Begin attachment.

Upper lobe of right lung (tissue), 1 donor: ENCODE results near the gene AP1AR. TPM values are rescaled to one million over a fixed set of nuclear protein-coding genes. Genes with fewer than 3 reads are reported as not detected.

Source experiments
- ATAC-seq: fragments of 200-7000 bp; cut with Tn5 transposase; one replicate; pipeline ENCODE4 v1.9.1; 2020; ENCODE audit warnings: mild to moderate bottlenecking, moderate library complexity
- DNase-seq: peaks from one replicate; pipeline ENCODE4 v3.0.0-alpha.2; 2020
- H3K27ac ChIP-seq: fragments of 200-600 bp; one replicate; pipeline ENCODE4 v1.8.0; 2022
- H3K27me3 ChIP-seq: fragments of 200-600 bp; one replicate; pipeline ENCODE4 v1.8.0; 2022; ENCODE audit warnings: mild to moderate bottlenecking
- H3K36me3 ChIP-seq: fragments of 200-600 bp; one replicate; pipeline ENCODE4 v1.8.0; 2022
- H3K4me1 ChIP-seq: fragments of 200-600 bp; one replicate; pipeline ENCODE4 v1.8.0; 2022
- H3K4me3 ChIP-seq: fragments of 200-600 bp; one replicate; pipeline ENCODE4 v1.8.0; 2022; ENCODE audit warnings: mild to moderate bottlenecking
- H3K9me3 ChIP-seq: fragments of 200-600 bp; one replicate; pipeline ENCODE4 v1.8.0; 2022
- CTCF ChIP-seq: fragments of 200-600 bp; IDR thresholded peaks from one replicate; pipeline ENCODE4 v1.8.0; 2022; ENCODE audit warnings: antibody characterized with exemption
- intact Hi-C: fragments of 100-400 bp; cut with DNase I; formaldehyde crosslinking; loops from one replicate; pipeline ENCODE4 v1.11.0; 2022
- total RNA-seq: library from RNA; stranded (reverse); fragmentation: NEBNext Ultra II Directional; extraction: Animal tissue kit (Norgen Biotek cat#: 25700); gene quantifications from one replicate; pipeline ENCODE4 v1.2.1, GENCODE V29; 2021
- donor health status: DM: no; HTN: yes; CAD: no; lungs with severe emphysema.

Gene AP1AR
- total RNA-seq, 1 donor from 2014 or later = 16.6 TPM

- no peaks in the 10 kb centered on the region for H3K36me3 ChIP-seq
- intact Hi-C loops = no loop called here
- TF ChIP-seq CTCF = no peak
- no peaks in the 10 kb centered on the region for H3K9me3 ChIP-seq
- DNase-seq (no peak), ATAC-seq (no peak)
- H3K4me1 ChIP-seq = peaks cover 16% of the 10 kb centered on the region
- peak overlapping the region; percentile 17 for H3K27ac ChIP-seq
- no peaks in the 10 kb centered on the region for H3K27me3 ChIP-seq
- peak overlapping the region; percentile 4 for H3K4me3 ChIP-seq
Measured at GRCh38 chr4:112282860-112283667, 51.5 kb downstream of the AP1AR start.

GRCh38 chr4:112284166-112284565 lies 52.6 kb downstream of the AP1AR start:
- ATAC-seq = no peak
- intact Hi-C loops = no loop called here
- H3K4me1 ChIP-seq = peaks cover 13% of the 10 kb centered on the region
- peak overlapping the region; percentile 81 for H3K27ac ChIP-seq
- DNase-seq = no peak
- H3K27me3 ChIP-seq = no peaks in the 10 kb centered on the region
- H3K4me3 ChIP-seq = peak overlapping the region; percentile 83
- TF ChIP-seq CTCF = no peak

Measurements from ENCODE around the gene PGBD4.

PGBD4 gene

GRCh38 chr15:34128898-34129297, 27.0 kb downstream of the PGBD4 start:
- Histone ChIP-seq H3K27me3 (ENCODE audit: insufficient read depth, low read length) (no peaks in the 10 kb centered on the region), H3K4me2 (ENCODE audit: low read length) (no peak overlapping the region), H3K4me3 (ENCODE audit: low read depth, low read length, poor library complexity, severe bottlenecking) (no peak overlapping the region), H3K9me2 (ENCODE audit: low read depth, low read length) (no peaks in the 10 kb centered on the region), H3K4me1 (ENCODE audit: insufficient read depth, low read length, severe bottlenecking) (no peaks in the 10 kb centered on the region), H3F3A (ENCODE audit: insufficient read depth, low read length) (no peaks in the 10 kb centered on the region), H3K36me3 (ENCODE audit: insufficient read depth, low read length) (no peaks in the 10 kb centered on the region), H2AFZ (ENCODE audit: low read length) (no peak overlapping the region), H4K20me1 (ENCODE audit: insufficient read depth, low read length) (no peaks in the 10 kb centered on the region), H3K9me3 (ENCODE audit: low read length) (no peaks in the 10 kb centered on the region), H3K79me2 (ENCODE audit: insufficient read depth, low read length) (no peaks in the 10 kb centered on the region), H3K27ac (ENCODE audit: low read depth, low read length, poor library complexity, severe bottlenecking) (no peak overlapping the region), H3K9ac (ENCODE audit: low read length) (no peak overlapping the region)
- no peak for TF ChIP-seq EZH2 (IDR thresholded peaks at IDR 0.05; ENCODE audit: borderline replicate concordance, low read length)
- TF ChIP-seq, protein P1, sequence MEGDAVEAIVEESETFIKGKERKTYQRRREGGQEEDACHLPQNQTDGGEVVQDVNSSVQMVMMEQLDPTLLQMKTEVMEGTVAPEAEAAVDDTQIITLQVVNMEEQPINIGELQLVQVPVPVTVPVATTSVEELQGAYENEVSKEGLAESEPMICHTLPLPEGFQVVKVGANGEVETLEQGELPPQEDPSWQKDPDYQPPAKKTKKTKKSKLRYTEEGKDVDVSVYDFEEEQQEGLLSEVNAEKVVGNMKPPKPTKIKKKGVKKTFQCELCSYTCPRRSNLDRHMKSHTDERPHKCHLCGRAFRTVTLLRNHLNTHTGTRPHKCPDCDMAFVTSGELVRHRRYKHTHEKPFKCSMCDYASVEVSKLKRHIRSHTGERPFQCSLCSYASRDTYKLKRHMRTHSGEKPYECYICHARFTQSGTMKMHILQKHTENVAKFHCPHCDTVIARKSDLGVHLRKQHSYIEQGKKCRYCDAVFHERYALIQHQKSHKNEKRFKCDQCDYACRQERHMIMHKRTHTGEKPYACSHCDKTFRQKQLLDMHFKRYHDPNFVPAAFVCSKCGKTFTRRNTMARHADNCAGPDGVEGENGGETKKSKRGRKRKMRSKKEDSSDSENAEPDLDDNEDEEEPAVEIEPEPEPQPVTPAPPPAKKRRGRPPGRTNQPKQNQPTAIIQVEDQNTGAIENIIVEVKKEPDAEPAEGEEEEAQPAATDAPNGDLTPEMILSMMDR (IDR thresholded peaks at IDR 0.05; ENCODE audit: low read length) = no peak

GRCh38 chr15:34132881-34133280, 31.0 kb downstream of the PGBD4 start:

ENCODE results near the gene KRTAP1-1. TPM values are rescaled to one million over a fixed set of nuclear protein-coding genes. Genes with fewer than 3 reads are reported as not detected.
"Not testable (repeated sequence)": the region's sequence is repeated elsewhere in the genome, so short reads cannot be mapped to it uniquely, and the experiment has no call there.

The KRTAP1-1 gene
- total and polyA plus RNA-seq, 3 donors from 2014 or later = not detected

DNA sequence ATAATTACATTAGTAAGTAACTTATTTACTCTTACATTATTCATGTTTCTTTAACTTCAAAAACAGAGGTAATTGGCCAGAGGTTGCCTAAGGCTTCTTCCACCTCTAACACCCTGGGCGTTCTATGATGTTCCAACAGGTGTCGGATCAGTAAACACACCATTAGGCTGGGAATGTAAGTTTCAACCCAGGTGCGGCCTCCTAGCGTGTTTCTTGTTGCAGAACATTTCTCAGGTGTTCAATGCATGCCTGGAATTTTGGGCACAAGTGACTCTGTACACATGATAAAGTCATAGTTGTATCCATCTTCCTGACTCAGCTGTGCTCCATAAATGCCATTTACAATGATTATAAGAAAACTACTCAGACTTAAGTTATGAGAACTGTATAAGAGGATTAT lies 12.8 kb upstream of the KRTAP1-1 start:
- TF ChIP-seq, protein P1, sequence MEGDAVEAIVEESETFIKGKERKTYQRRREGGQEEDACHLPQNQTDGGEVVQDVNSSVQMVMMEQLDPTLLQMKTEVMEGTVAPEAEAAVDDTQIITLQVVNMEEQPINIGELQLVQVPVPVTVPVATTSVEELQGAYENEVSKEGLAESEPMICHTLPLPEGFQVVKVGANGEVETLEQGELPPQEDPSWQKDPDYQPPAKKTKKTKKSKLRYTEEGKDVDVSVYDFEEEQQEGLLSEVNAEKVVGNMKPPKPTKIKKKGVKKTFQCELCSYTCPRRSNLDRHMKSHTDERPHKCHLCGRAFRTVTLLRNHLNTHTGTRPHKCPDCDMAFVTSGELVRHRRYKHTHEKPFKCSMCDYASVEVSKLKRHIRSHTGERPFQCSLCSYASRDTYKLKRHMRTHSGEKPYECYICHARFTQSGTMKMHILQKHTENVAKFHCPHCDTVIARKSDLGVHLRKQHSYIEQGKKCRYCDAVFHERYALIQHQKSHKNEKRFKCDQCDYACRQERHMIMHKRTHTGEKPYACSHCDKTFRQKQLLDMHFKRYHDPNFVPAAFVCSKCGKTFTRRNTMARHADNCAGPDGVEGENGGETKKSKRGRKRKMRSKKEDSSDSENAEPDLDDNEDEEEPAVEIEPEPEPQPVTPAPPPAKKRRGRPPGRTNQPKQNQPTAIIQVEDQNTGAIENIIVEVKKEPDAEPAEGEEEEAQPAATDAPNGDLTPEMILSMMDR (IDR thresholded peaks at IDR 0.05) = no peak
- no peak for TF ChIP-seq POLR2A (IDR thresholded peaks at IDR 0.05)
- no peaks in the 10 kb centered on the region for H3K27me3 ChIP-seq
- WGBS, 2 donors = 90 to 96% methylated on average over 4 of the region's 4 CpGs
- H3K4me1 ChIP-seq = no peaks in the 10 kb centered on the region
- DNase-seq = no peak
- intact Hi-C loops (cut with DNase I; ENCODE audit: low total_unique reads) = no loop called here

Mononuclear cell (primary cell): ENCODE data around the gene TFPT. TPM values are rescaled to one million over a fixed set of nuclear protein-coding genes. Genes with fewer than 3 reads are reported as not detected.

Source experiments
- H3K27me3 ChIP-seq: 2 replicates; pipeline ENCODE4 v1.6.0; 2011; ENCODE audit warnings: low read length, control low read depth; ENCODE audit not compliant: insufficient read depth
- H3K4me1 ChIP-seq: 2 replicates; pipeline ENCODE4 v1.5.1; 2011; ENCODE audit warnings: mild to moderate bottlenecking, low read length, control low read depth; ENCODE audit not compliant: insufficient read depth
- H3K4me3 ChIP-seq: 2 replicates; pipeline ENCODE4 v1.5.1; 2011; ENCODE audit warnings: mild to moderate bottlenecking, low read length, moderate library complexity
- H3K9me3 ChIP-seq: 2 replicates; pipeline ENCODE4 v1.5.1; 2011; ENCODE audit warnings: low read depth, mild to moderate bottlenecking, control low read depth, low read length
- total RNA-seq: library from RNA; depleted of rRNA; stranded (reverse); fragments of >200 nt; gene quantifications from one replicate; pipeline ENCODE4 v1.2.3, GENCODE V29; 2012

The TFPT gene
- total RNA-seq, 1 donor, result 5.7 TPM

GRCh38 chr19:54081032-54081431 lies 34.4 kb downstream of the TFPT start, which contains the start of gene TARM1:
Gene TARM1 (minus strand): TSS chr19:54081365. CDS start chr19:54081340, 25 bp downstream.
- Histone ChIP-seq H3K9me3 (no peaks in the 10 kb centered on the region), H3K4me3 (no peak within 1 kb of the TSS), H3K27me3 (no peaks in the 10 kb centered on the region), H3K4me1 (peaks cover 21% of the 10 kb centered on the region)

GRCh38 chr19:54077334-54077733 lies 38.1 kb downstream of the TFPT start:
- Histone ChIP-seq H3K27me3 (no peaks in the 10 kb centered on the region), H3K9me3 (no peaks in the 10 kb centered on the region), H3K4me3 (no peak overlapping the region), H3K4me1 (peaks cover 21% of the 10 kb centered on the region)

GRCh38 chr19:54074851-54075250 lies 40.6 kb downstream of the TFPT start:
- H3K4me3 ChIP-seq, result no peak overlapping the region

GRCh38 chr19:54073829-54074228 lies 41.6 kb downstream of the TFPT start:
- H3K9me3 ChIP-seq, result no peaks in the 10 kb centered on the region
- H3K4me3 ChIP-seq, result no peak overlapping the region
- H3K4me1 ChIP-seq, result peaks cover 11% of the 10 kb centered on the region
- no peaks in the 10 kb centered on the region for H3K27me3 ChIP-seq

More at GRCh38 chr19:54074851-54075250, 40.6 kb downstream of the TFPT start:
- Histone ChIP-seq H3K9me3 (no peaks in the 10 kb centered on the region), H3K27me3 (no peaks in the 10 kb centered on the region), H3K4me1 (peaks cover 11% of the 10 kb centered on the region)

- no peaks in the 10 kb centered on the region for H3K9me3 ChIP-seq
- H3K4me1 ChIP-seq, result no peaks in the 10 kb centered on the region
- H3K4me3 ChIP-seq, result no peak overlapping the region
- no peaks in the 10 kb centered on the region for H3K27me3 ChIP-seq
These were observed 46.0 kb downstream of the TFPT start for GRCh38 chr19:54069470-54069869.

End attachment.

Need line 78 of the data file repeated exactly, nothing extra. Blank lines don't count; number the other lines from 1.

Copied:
- no peaks in the 10 kb centered on the region for H3K9me3 ChIP-seq